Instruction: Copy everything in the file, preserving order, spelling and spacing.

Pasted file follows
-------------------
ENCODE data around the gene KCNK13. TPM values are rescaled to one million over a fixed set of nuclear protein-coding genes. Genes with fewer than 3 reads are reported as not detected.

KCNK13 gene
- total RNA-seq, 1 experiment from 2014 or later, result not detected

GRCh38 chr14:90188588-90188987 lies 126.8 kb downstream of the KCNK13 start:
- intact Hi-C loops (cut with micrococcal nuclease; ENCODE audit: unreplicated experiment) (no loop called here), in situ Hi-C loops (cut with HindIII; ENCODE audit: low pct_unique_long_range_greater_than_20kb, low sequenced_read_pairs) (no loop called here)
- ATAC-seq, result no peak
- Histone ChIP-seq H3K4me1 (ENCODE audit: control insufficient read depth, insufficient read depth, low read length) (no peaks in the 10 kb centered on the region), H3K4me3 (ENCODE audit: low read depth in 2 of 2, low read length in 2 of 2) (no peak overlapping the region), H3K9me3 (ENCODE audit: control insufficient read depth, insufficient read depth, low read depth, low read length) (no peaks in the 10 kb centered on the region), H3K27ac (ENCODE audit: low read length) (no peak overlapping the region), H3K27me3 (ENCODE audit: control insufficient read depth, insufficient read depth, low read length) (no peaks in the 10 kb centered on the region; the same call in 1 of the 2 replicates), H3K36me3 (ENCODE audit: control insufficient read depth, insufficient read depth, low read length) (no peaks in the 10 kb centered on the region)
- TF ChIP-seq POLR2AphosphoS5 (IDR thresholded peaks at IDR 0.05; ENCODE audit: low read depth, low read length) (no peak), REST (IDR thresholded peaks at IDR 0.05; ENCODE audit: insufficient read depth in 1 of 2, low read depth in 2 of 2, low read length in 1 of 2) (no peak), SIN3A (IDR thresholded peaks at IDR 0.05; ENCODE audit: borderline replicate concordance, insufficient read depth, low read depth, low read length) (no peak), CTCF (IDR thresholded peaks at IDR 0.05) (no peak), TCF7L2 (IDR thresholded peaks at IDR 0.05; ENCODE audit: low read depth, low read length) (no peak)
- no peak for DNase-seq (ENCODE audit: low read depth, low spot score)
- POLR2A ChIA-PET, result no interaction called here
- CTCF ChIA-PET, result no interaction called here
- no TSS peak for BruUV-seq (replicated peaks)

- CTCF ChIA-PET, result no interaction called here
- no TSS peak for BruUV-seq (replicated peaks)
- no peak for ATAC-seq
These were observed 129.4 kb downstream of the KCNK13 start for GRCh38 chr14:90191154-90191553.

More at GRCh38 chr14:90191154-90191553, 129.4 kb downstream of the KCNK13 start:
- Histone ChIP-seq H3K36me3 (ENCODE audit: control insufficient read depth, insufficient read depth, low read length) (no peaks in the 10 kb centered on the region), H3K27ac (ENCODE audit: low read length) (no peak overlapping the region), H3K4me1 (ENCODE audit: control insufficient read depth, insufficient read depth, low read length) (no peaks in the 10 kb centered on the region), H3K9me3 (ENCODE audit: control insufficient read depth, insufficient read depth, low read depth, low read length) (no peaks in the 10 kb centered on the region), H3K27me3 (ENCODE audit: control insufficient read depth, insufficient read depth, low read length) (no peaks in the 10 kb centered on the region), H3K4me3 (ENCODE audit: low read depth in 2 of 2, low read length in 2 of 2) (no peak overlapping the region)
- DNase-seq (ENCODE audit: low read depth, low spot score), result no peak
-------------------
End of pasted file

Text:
ENCODE data around the gene KCNK13. TPM values are rescaled to one million over a fixed set of nuclear protein-coding genes. Genes with fewer than 3 reads are reported as not detected.

KCNK13 gene
- total RNA-seq, 1 experiment from 2014 or later, result not detected

GRCh38 chr14:90188588-90188987 lies 126.8 kb downstream of the KCNK13 start:
- intact Hi-C loops (cut with micrococcal nuclease; ENCODE audit: unreplicated experiment) (no loop called here), in situ Hi-C loops (cut with HindIII; ENCODE audit: low pct_unique_long_range_greater_than_20kb, low sequenced_read_pairs) (no loop called here)
- ATAC-seq, result no peak
- Histone ChIP-seq H3K4me1 (ENCODE audit: control insufficient read depth, insufficient read depth, low read length) (no peaks in the 10 kb centered on the region), H3K4me3 (ENCODE audit: low read depth in 2 of 2, low read length in 2 of 2) (no peak overlapping the region), H3K9me3 (ENCODE audit: control insufficient read depth, insufficient read depth, low read depth, low read length) (no peaks in the 10 kb centered on the region), H3K27ac (ENCODE audit: low read length) (no peak overlapping the region), H3K27me3 (ENCODE audit: control insufficient read depth, insufficient read depth, low read length) (no peaks in the 10 kb centered on the region; the same call in 1 of the 2 replicates), H3K36me3 (ENCODE audit: control insufficient read depth, insufficient read depth, low read length) (no peaks in the 10 kb centered on the region)
- TF ChIP-seq POLR2AphosphoS5 (IDR thresholded peaks at IDR 0.05; ENCODE audit: low read depth, low read length) (no peak), REST (IDR thresholded peaks at IDR 0.05; ENCODE audit: insufficient read depth in 1 of 2, low read depth in 2 of 2, low read length in 1 of 2) (no peak), SIN3A (IDR thresholded peaks at IDR 0.05; ENCODE audit: borderline replicate concordance, insufficient read depth, low read depth, low read length) (no peak), CTCF (IDR thresholded peaks at IDR 0.05) (no peak), TCF7L2 (IDR thresholded peaks at IDR 0.05; ENCODE audit: low read depth, low read length) (no peak)
- no peak for DNase-seq (ENCODE audit: low read depth, low spot score)
- POLR2A ChIA-PET, result no interaction called here
- CTCF ChIA-PET, result no interaction called here
- no TSS peak for BruUV-seq (replicated peaks)

- CTCF ChIA-PET, result no interaction called here
- no TSS peak for BruUV-seq (replicated peaks)
- no peak for ATAC-seq
These were observed 129.4 kb downstream of the KCNK13 start for GRCh38 chr14:90191154-90191553.

More at GRCh38 chr14:90191154-90191553, 129.4 kb downstream of the KCNK13 start:
- Histone ChIP-seq H3K36me3 (ENCODE audit: control insufficient read depth, insufficient read depth, low read length) (no peaks in the 10 kb centered on the region), H3K27ac (ENCODE audit: low read length) (no peak overlapping the region), H3K4me1 (ENCODE audit: control insufficient read depth, insufficient read depth, low read length) (no peaks in the 10 kb centered on the region), H3K9me3 (ENCODE audit: control insufficient read depth, insufficient read depth, low read depth, low read length) (no peaks in the 10 kb centered on the region), H3K27me3 (ENCODE audit: control insufficient read depth, insufficient read depth, low read length) (no peaks in the 10 kb centered on the region), H3K4me3 (ENCODE audit: low read depth in 2 of 2, low read length in 2 of 2) (no peak overlapping the region)
- DNase-seq (ENCODE audit: low read depth, low spot score), result no peak